Atlas, and his UM research team, which included post-doctoral researcher Maria Navarro and research fellow Valeria Donets, took to the sky to study the trace gases in the atmosphere that are produced in high amounts by marine organisms in the warm tropical waters of the western Pacific.
“We want to know what happens to the bromine contained in gases from marine organisms when they are moved by clouds from the near the ocean surface up to the boundary of the stratosphere, over 9 miles up,” says Atlas.
To collect bromine-containing gases, Atlas and colleagues built a specially designed instrument to fly onboard the NSF’s Gulfstream G-V aircraft during the 16 eight-hour CONTRAST flights. The aircraft flew at an altitude ranging from 0.5-15 km (0.2-9 miles), well above the limits of commercial airplanes, during January and February of 2014. The high altitude capabilities of this aircraft allowed the large team of scientists and engineers from multiple universities and research organizations participating in the project to study a critical part of the upper atmosphere that was unreachable by previous research aircraft.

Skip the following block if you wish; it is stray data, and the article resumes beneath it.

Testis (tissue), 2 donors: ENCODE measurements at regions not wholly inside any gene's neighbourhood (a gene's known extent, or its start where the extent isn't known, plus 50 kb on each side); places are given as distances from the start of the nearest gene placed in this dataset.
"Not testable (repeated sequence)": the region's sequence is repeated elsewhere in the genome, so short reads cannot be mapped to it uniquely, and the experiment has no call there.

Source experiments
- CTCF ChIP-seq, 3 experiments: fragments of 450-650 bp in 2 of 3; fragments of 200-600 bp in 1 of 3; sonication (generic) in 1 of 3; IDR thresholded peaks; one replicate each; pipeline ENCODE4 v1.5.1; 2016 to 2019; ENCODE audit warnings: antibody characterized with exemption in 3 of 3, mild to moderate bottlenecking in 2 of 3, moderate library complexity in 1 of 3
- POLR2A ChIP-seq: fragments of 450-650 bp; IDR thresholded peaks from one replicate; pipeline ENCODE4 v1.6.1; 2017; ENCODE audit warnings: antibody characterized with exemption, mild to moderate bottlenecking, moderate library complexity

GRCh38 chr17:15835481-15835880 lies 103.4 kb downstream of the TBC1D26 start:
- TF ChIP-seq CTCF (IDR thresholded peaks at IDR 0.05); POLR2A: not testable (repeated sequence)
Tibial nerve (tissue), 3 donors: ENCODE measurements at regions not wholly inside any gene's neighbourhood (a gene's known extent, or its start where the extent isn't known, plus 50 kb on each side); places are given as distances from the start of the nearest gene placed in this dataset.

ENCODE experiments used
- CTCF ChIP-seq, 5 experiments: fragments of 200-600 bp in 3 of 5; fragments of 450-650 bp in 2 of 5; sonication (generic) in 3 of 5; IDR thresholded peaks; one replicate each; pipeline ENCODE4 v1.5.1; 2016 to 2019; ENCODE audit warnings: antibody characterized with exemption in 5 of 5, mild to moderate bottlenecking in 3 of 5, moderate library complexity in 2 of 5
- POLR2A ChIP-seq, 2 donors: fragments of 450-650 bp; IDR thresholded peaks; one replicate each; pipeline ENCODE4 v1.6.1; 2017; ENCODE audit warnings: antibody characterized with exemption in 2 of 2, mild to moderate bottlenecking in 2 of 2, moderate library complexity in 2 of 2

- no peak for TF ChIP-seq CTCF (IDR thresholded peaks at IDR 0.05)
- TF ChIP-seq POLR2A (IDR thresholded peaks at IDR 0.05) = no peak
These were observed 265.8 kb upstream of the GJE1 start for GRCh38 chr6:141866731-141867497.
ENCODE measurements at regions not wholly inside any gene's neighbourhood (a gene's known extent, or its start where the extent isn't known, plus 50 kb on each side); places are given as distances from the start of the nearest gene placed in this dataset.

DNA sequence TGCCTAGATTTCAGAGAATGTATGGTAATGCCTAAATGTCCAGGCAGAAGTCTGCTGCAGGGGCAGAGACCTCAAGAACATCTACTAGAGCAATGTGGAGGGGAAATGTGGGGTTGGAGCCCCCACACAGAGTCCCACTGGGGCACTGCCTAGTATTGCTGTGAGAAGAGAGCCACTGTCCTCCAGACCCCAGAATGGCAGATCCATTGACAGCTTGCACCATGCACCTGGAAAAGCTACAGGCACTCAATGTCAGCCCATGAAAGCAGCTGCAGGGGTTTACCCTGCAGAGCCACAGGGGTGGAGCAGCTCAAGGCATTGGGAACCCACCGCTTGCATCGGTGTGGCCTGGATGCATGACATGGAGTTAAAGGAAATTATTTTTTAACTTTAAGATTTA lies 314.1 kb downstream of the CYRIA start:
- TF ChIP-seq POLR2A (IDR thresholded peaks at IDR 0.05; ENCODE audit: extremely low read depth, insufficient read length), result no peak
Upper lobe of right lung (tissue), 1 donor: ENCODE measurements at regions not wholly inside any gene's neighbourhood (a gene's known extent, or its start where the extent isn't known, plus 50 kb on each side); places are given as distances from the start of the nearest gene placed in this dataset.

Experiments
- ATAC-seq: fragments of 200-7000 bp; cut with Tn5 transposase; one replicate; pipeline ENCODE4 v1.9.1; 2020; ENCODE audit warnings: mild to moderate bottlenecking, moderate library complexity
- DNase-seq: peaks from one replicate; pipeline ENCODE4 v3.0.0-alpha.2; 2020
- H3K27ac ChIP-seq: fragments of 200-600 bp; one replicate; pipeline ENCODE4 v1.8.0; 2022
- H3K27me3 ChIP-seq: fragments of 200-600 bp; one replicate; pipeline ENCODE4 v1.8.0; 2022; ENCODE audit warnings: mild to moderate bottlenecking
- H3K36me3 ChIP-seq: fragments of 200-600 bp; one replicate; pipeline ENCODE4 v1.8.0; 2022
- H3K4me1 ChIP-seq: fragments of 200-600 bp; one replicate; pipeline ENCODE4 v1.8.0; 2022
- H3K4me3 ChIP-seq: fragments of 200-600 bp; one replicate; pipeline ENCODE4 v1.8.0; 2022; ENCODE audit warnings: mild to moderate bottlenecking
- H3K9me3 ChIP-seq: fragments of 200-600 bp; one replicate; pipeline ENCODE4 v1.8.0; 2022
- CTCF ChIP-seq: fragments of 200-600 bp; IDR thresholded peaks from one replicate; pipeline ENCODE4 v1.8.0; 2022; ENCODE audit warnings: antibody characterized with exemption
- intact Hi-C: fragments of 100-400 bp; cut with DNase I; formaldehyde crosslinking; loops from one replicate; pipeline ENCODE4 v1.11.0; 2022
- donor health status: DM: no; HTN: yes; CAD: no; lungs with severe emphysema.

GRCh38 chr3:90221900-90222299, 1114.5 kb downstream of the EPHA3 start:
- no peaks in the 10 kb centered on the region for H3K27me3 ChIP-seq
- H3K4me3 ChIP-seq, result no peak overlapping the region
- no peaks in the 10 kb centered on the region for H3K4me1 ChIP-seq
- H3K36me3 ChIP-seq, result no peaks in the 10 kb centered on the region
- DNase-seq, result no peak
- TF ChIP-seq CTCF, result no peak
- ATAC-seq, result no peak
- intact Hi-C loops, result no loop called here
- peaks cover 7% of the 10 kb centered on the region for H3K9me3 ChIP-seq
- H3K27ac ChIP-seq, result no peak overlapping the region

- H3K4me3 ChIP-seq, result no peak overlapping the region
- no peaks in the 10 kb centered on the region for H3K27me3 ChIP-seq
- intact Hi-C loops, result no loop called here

To study the various chemical and physical components of the chimney cloud and the surrounding air, the aircraft was outfitted inside and out with state-of-the-art equipment that measure the many gases and air particles in the skies as the aircraft flew through the atmosphere, along with other data to understand the state of the atmosphere during the flights. During each mission, researchers at the shore-based operation center on Guam watched as data streamed back in real time and they communicated with colleagues onboard the aircraft to make spur-of-the-moment decisions about where additional sampling should take place. While instruments on the aircraft were making real-time measurements, trace gases were also being collected in airtight canisters for further in-depth analysis back in Atlas’ lab.